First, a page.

In an administrative agreement announced Wednesday, MicroTech acknowledged that Jimenez’s application to the SBA in 2005 for preferential treatment contained inaccurate information. The application did not accurately describe the relationship between MicroTech and two others firms, MicroLink and GovWare. The three firms had investors in common.
MicroTech blamed the inaccurate statements on a consultant hired to help Jimenez gain entrance into the SBA’s 8(a) program for disadvantaged contractors, according to a copy of the agreement provided by the SBA.
MicroTech did not respond to requests for comment.
The agreement specifies that Jimenez “will be excluded from participating in the day-to-day management of MicroTech for a period of 30 calender days.” He will be replaced by Paul Price, a longtime MicroTech executive, the agreement said.
MicroTech also agreed to create an “ethics and compliance program” that includes training for new employees and to hire an independent party to evaluate the program.
“SBA has to believe that the firm is presently responsible — possessing the present capability, tenacity, integrity, and perseverance to adequately meet the government’s needs in any contract,” SBA spokesman Terry Sutherland said.
At the time of its suspension, MicroTech was considered one of the government's most successful small technology contractors, with more than $1.4 billion in deals since its founding in 2004, contracting documents show. By 2012, it had almost 400 employees.
The suspensions of both MicroTech and Jimenez were triggered when the SBA began a process known as “debarment” from future contracts.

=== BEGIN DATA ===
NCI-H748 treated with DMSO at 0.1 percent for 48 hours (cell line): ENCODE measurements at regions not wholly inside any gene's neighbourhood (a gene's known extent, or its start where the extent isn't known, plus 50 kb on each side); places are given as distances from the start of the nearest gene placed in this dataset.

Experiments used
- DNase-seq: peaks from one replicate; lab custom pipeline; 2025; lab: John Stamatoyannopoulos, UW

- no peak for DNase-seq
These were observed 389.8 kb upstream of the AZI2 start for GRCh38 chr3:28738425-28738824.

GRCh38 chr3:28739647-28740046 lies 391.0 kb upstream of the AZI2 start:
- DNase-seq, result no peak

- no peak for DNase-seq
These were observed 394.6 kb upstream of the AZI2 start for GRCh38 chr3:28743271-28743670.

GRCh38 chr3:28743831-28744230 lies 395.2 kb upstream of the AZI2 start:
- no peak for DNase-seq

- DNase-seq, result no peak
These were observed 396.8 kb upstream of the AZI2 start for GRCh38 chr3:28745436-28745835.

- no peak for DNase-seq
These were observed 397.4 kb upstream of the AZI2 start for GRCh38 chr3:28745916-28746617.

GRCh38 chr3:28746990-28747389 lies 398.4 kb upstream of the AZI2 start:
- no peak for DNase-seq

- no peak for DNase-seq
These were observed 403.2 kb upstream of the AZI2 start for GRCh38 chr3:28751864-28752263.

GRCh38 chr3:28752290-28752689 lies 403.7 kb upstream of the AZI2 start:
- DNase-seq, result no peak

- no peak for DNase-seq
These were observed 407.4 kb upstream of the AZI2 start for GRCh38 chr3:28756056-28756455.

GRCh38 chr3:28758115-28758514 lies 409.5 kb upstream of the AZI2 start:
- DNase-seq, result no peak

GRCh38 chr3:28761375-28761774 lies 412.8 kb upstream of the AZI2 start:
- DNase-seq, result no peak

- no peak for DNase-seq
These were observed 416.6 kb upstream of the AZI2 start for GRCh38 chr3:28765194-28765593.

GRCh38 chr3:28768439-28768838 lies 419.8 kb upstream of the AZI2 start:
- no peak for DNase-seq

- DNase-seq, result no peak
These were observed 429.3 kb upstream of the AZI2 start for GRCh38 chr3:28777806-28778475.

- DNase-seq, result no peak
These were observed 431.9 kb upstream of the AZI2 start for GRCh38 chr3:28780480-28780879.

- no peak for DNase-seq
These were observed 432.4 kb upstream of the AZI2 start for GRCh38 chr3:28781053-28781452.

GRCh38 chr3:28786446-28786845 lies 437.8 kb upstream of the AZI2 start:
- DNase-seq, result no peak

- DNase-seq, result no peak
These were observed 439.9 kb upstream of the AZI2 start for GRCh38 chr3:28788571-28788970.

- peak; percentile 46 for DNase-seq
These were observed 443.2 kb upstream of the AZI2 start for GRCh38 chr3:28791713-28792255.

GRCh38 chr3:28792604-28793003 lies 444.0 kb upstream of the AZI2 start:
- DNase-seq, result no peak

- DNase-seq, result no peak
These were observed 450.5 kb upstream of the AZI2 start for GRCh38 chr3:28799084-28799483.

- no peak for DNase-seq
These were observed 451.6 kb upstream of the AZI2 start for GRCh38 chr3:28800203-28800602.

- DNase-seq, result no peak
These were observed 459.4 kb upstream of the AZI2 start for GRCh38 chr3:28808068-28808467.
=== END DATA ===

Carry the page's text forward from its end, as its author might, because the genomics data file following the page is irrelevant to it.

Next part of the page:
That actions followed stories in The Washington Post that examined how MicroTech was able to become so large and still claim to meet SBA requirements for small and disadvantaged businesses.
The Post stories reported that Jimenez made claims that appeared to be inconsistent with internal company documents, government records, and interviews with current and former employees.
The stories also detailed how the Department of Veterans Affairs took credit for awarding hundreds of millions of dollars in work to a small business, MicroTech, when more than 90 percent of the money went to large companies. MicroTech said that it has followed all federal rules.
The agreement between the SBA and MicroTech also stated that the firm failed to provide the agency with ownership documents about GovWare that “deprived SBA of the ability to provide meaningful oversight.”
Sutherland said the agreement has no bearing on Jimenez’s ongoing debarment review, which is considering whether Jimenez should receive a long-term ban from government contracting.
Inspectors general at the SBA and General Services Administration have ongoing investigations of MicroTech’s contracting activity. The House Small Business and Veterans Affairs committees also are continuing their investigations, officials said.
Depending on the outcome of those efforts, the agreement with MicroTech could be altered, Sutherland said. “The agreement may or may not be the final decision in this case depending upon what is or is not discovered,” he said.